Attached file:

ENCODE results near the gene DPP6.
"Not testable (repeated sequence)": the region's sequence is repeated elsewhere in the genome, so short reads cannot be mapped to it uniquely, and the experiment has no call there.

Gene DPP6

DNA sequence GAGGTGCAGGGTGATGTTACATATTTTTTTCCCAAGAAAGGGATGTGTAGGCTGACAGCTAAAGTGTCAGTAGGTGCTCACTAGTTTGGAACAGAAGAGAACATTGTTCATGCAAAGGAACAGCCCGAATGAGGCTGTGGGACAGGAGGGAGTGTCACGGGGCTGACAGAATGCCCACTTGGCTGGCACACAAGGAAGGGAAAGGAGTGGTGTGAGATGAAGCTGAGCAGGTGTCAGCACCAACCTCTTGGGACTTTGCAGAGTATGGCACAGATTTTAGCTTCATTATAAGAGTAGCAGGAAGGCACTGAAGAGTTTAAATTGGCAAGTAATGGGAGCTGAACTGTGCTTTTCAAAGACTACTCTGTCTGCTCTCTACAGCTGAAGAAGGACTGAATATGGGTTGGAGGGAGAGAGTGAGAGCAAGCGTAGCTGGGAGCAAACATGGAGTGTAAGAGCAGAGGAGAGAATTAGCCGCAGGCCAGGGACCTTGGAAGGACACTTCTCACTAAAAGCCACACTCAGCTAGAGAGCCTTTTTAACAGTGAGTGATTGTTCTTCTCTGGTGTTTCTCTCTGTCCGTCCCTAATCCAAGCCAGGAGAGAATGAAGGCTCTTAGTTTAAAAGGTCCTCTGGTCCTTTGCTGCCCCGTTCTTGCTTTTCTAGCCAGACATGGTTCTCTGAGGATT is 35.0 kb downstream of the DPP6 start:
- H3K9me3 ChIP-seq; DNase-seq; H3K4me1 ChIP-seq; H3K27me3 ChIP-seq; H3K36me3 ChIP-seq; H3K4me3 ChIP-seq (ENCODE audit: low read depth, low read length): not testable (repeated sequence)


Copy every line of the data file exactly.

ENCODE results near the gene DPP6.
"Not testable (repeated sequence)": the region's sequence is repeated elsewhere in the genome, so short reads cannot be mapped to it uniquely, and the experiment has no call there.

Gene DPP6

DNA sequence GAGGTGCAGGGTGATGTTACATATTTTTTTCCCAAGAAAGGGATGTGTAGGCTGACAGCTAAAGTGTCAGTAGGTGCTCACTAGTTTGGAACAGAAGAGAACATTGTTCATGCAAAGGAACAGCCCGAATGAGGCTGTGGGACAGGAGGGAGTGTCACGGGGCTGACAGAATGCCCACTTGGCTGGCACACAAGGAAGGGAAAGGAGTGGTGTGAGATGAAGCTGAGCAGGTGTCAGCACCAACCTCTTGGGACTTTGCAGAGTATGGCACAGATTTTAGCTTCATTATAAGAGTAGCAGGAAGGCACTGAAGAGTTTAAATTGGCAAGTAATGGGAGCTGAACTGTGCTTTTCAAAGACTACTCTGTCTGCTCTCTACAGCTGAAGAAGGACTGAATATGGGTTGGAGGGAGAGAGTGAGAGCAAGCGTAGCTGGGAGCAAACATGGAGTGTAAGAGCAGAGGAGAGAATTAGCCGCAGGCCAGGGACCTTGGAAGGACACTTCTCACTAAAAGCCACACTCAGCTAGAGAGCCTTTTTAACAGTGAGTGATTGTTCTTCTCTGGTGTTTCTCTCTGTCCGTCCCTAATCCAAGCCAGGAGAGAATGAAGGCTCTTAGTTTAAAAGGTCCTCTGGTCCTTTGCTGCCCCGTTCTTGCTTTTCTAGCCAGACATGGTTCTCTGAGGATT is 35.0 kb downstream of the DPP6 start:
- H3K9me3 ChIP-seq; DNase-seq; H3K4me1 ChIP-seq; H3K27me3 ChIP-seq; H3K36me3 ChIP-seq; H3K4me3 ChIP-seq (ENCODE audit: low read depth, low read length): not testable (repeated sequence)